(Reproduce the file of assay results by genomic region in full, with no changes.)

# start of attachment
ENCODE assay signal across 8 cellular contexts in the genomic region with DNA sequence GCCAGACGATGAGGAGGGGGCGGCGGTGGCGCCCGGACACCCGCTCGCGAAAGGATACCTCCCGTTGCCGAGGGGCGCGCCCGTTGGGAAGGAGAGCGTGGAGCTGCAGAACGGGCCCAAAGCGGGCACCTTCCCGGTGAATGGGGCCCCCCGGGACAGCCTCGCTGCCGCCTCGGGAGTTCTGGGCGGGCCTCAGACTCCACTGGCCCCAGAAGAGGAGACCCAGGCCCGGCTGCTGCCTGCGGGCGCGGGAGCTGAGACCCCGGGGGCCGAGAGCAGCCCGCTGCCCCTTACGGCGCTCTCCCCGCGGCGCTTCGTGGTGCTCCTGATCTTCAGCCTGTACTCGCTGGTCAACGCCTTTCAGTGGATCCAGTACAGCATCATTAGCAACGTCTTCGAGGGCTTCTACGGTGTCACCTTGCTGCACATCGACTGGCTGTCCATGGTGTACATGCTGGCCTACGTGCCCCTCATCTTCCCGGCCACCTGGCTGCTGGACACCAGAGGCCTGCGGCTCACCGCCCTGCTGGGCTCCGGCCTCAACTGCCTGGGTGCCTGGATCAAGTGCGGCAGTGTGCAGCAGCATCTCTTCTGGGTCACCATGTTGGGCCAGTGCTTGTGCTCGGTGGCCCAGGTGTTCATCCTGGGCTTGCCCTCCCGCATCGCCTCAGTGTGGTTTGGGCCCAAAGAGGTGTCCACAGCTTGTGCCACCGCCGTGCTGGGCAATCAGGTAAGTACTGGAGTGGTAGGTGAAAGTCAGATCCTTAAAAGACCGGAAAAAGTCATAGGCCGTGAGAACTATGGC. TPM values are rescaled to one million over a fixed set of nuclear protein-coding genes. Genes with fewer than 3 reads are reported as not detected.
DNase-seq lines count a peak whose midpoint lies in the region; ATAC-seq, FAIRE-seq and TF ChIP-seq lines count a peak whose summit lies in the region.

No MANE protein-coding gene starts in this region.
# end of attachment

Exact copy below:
ENCODE assay signal across 8 cellular contexts in the genomic region with DNA sequence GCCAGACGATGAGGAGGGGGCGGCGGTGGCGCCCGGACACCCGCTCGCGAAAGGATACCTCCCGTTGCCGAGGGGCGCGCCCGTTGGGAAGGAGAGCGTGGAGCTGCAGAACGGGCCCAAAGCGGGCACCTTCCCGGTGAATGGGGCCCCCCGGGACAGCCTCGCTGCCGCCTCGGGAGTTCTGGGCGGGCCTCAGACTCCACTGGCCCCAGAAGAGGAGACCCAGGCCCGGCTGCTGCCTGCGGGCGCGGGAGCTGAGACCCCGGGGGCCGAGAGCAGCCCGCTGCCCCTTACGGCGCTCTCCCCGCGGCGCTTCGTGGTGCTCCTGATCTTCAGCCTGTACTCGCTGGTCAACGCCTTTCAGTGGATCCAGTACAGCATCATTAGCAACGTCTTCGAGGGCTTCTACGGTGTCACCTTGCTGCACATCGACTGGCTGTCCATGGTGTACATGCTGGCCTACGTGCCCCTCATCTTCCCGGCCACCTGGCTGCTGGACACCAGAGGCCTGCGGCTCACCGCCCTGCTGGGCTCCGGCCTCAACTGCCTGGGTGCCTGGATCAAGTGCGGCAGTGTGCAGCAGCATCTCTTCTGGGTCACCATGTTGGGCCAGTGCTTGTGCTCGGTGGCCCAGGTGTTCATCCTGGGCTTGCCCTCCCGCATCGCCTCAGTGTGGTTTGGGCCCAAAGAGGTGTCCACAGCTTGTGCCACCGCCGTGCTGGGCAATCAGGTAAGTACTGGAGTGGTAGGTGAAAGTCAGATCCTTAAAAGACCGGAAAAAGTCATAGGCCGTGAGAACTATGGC. TPM values are rescaled to one million over a fixed set of nuclear protein-coding genes. Genes with fewer than 3 reads are reported as not detected.
DNase-seq lines count a peak whose midpoint lies in the region; ATAC-seq, FAIRE-seq and TF ChIP-seq lines count a peak whose summit lies in the region.

No MANE protein-coding gene starts in this region.